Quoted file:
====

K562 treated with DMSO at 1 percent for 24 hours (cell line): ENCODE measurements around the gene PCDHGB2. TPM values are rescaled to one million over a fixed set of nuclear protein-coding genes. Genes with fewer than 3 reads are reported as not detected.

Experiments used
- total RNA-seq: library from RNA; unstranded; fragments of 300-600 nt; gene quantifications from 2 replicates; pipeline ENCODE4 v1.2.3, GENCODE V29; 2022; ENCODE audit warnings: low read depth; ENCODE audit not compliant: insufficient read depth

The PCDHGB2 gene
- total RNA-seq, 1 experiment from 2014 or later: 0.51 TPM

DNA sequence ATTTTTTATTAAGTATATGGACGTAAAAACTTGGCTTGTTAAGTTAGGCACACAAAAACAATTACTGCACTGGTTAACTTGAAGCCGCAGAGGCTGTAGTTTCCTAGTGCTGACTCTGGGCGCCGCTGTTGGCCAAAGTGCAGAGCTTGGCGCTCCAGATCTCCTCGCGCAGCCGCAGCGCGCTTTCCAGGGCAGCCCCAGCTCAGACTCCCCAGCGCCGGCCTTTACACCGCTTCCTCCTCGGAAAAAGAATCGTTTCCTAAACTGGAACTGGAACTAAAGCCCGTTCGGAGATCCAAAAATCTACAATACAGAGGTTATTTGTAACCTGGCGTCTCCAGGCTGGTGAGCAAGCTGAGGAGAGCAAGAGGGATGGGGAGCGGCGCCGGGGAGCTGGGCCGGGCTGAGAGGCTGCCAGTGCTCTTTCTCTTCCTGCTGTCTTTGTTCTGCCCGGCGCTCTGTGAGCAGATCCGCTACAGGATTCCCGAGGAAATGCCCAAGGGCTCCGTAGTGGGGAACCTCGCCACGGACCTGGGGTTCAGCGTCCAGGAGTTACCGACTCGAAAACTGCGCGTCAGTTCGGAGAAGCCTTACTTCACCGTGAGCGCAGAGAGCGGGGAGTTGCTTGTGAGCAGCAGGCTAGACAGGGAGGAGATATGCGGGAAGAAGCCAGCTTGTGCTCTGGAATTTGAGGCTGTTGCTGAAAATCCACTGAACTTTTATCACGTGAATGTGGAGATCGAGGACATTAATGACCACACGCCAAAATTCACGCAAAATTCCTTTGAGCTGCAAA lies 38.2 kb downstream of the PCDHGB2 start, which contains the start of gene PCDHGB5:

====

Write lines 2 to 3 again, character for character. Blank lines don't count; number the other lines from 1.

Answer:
Experiments used
- total RNA-seq: library from RNA; unstranded; fragments of 300-600 nt; gene quantifications from 2 replicates; pipeline ENCODE4 v1.2.3, GENCODE V29; 2022; ENCODE audit warnings: low read depth; ENCODE audit not compliant: insufficient read depth